She writes that it is important to oppose Hillary Clinton, whose promise to fund Planned Parenthood, according to Dannenfelser, is "the most dramatic pro-abortion position espoused by a leading political figure to date."(Abortion care makes up about 3 percent of health services provided annually by Planned Parenthood.) Dannenfelser concludes, "We believe Mr. Trump, who has already taken strong positions on the life issue throughout the primary campaign, will join us on offense."
"A few weeks ago, they were crying foul that Donald Trump didn’t adhere to anti-choice orthodoxy," Ilyse Hogue, president of NARAL Pro-Choice America, said in a statement to the Huffington Post. "Now, Susan B. Anthony List is cozying up to him apparently mollified that his anti-choice policies pass their muster."
In the final hours of the state legislative session, Republican lawmakers pushed through two anti-abortion bills.
Hannah LevintovaMay 6, 2016 6:00 AM
A clinic in Montgomery, Alabama
Alabama lawmakers passed two bills in the waning hours of their legislative session on Wednesday that could close two of the state's five abortion clinics and make it harder for women to receive abortions in their second trimester.
One of the bills prohibits abortion clinics from operating within 2,000 feet of an elementary or middle school—the same restriction that applies to sex offenders. If Alabama Gov. Robert Bentley signs the bill, it may force two of the state's five abortion clinics to close, including a clinic in Huntsville that is the only one providing abortion care in the northern half of Alabama. The clinic just moved to its current location, across the street from a school, in 2014, in order to comply with other abortion restrictions passed in Alabama in 2013.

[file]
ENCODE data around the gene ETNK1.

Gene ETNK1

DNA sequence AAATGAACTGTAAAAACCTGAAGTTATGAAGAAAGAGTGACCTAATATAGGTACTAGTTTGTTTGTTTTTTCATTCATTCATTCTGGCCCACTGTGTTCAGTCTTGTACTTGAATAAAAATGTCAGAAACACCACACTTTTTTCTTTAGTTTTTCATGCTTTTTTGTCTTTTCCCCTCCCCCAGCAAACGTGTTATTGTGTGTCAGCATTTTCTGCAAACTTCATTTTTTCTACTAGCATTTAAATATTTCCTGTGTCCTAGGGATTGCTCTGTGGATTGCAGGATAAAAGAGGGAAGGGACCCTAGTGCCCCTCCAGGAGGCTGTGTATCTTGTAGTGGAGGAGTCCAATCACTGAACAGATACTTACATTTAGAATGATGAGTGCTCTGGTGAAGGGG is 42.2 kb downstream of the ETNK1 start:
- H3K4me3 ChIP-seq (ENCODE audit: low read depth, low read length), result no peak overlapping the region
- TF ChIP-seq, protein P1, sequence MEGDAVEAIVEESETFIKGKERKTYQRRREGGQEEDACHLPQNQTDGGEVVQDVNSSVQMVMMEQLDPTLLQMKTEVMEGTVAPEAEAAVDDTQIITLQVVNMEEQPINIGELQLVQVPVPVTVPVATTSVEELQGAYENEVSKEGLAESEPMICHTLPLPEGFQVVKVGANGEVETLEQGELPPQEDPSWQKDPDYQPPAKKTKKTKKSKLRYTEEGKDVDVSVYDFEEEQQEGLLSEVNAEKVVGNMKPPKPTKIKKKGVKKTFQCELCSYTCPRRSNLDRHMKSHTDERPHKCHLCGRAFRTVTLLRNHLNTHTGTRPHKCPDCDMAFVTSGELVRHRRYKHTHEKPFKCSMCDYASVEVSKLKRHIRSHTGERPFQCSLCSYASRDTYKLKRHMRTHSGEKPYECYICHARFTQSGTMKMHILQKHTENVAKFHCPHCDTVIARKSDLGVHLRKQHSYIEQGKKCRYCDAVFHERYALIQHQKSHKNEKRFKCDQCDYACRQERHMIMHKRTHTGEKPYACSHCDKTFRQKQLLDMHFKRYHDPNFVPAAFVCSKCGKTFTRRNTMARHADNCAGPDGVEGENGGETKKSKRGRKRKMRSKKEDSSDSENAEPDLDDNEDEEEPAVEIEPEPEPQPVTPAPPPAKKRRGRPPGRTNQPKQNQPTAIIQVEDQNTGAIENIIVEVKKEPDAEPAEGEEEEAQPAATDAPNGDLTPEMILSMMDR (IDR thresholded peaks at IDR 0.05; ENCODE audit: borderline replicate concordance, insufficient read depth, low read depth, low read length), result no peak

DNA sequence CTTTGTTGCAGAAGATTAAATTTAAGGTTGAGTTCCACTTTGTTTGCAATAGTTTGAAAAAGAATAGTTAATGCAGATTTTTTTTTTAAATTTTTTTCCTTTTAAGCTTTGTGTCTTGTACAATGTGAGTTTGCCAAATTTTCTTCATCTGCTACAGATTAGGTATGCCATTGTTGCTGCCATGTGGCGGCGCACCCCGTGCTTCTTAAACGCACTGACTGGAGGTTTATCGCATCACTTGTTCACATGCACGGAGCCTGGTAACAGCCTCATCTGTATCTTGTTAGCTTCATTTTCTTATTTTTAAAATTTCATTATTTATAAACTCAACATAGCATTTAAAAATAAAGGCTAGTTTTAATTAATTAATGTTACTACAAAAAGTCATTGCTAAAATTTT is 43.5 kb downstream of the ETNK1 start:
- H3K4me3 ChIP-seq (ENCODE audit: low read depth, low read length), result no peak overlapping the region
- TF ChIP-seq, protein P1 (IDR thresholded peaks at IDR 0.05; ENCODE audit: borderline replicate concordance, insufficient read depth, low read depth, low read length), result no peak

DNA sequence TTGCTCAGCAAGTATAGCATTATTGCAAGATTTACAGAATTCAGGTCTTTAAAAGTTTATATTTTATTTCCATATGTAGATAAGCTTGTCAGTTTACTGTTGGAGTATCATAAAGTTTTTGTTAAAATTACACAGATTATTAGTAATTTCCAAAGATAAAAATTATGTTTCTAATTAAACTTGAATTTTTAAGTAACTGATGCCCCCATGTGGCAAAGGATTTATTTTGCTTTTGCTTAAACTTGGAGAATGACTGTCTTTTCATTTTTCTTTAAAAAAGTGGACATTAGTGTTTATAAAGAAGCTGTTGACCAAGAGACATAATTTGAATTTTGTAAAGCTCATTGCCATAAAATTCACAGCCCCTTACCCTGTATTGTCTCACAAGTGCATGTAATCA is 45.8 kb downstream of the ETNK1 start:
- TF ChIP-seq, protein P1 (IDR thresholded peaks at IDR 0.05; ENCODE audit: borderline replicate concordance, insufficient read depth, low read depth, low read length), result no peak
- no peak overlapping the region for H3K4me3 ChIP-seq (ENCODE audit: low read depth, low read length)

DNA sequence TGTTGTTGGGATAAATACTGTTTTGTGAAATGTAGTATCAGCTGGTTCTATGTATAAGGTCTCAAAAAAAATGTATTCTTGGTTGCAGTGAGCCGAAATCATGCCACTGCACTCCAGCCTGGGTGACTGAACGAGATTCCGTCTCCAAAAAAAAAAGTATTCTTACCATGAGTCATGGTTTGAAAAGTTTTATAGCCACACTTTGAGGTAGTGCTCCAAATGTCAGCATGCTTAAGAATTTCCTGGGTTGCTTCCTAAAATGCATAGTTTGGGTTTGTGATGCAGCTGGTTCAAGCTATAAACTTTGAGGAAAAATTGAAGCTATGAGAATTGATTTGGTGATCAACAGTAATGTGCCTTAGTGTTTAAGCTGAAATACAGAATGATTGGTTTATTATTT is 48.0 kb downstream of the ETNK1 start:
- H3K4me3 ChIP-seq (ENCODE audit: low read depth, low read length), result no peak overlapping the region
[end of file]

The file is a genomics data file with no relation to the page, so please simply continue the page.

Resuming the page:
The sponsor of the bill, Alabama state Sen. Paul Sanford, likened the restrictions to those imposed on sex offenders. "We can put a restriction on whether a liquor store opens up across the street and make sure pedophiles stay away from schools," he told the Times Daily in February. "I just think having an abortion clinic that close to elementary-age school children that actually have to walk on the sidewalk past it is not the best thing."
The second bill would ban a common second-trimester abortion procedure.
Throughout the day on Wednesday, Democrats tried to mount a filibuster in order to run out the clock on the legislative session before a vote could be brought on both bills. But Republicans gathered enough votes to move the legislation forward.
Democrats who opposed the bills voiced their concerns over the House's rushed proceedings. "You have no right to continue to cut out debate," Rep. Mary Moore said. "That's what the process is all about. That's what makes democracy different than dictatorships."
After Speaker of the House Mike Hubbard attempted to start a vote on one of the abortion bills, members of the House Black Caucus entered the chamber and began singing "We Shall Overcome." In response, Hubbard called security, saying members couldn't hear the floor vote.
"With two hours left in session, the Republican Caucus shut down debate and bent the rules to jam through this misguided legislation," said Nikema Williams, vice president of public policy at Planned Parenthood Southeast, in an emailed statement. "This legislation is bad for women and bad for Alabama. It goes to show how issues of racial justice and access to health care are interconnected and cannot be fought alone."